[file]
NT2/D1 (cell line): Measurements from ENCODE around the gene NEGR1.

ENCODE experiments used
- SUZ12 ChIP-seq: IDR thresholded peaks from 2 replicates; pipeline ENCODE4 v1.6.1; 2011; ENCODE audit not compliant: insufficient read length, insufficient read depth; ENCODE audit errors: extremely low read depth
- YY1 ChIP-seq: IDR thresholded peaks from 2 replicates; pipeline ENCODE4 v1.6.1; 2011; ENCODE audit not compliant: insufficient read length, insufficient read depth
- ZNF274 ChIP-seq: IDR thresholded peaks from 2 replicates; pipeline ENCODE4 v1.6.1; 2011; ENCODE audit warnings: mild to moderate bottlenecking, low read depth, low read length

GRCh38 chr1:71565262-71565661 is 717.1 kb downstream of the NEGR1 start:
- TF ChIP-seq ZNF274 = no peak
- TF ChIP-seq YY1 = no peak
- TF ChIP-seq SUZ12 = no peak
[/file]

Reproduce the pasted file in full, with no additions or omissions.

NT2/D1 (cell line): Measurements from ENCODE around the gene NEGR1.

ENCODE experiments used
- SUZ12 ChIP-seq: IDR thresholded peaks from 2 replicates; pipeline ENCODE4 v1.6.1; 2011; ENCODE audit not compliant: insufficient read length, insufficient read depth; ENCODE audit errors: extremely low read depth
- YY1 ChIP-seq: IDR thresholded peaks from 2 replicates; pipeline ENCODE4 v1.6.1; 2011; ENCODE audit not compliant: insufficient read length, insufficient read depth
- ZNF274 ChIP-seq: IDR thresholded peaks from 2 replicates; pipeline ENCODE4 v1.6.1; 2011; ENCODE audit warnings: mild to moderate bottlenecking, low read depth, low read length

GRCh38 chr1:71565262-71565661 is 717.1 kb downstream of the NEGR1 start:
- TF ChIP-seq ZNF274 = no peak
- TF ChIP-seq YY1 = no peak
- TF ChIP-seq SUZ12 = no peak